News / Asia

Pakistan’s Future PM Described as 'Comeback Kid'

Pakistan’s Future PM Is Comeback Kidi
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May 16, 2013 5:27 PM
Nawaz Sharif, the Pakistani politician set to become the nation’s next prime minister, is expected to seek good relations with the United States. However, South Asian analysts say Mr. Sharif faces daunting challenges from militant groups and a struggling economy. VOA correspondent Meredith Buel reports.

Pakistan’s Future PM Is Comeback Kid

Meredith Buel
Nawaz Sharif, the Pakistani politician set to become the nation’s next prime minister, is expected to seek good relations with the United States.  However, South Asian analysts said Sharif faces daunting challenges from militant groups and a struggling economy.

Nawaz Sharif has been Pakistan’s prime minister twice before.  Last time he was toppled in a 1999 military coup, jailed and exiled.

But now, after historic elections, some are calling the 63-year-old the country’s comeback kid.

Sharif’s Pakistan Muslim League (Nawaz) party scored a resounding victory, marking the first time in the nation’s history that a civilian government will transfer power to another via the ballot box.

Many analysts reacted positively.

“What we have is a government that is willing to shape up in many respects and an international community that is looking for somebody in Pakistan to do that,” said Arif Rafiq of the Middle East Institute.

But the run up to the election was bloody as extremists bombed, kidnapped and killed.

Sharif’s party has been in favor of holding talks with the Pakistani Taliban and some are concerned he will be soft on Islamic extremism.

“Unless we see a zero tolerance policy toward the terrorists, we are going to continue to have tensions between Pakistan and the U.S.," stated Lisa Curtis with the Heritage Foundation. "Particularly over the terrorism issue."

Anti-American sentiments run high in Pakistan, fueled by U.S. drone strikes targeting militants in the country’s rugged border region with Afghanistan.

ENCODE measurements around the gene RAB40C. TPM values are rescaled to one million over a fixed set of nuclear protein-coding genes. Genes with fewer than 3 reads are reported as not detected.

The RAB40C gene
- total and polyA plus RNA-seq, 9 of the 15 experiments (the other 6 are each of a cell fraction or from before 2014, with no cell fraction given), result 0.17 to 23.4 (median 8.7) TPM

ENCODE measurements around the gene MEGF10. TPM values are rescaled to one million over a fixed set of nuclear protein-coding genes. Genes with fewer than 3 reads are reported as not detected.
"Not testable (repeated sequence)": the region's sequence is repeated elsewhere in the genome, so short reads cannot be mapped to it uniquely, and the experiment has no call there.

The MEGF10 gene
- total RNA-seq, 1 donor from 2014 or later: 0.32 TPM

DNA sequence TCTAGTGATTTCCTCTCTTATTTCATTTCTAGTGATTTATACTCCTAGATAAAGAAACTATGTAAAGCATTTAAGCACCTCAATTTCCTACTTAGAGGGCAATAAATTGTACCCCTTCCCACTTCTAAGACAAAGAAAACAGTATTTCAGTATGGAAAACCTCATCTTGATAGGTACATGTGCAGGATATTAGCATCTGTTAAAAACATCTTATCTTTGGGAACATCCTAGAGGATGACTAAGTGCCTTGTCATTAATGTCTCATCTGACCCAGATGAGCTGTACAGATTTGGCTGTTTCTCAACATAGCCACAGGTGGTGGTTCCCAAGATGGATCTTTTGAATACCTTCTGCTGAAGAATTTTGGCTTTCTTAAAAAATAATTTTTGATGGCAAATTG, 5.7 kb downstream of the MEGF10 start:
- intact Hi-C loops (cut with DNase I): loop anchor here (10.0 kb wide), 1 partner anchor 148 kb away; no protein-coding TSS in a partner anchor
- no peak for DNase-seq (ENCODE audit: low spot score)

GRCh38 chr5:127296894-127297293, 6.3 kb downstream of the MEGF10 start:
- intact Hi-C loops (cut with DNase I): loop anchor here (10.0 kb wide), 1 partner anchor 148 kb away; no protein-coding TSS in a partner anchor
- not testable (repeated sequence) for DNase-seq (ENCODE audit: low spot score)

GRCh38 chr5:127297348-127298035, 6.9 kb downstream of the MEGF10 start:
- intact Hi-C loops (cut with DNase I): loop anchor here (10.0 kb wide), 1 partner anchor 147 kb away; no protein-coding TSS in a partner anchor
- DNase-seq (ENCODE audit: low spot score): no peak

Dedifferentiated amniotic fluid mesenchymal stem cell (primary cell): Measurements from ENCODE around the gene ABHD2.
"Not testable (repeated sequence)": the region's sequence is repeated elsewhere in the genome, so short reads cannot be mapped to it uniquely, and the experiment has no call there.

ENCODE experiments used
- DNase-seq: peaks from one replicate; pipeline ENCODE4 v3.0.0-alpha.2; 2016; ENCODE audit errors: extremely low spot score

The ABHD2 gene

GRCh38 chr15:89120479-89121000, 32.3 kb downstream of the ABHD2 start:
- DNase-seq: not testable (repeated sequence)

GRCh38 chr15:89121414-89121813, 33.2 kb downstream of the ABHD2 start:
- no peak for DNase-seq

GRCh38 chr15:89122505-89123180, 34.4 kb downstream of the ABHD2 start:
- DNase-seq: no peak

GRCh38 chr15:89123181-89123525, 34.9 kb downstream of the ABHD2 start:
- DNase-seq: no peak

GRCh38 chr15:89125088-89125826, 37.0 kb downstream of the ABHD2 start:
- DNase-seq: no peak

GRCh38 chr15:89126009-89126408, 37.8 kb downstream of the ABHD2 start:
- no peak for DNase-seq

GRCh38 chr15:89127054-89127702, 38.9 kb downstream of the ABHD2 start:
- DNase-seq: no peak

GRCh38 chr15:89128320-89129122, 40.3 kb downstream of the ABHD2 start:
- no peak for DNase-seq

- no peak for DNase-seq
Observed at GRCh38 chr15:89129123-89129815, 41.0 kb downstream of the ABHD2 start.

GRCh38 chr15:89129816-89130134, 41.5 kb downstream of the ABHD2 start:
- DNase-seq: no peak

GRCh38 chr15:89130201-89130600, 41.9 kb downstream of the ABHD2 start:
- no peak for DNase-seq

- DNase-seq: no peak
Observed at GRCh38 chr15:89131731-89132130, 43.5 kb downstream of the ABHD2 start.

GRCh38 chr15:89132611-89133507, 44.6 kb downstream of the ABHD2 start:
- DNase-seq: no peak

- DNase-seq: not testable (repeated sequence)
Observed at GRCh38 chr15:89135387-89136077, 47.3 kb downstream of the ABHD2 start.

Such strikes challenge Pakistan’s sovereignty, but analysts, like Curtis, do not expect a public fight with Washington. “He is not likely to come out and demand an end to all drone strikes because he knows Washington is not going to support that and it would really cause a rupture in the relationship,” Curtis said.

Analysts said Sharif’s top priorities will be domestic problems like power outages and painful inflation.

“There is massive unemployment, productivity is low, but at the same time he also faces a big challenge of extremism," Pakistani author and political analyst Imtiaz Gul said. "Religious extremism inside the country."

The U.S. has given billions of dollars in aid to Pakistan’s military and for numerous civilian projects.

According to analysts,  that is another important reason for Sharif to maintain a positive relationship with Washington.

“Nawaz Sharif will work closely with the United States when all is said and done," noted Marvin Weinbaum with the Middle East Institute. "He has no choice but to do that.”

Sharif’s influence on foreign policy issues could be tempered by Pakistan’s powerful military, which often plays a dominant role in national security decisions.

Still Nawaz Sharif has made an impressive comeback, and is expected to soon become prime minister for a record third time.

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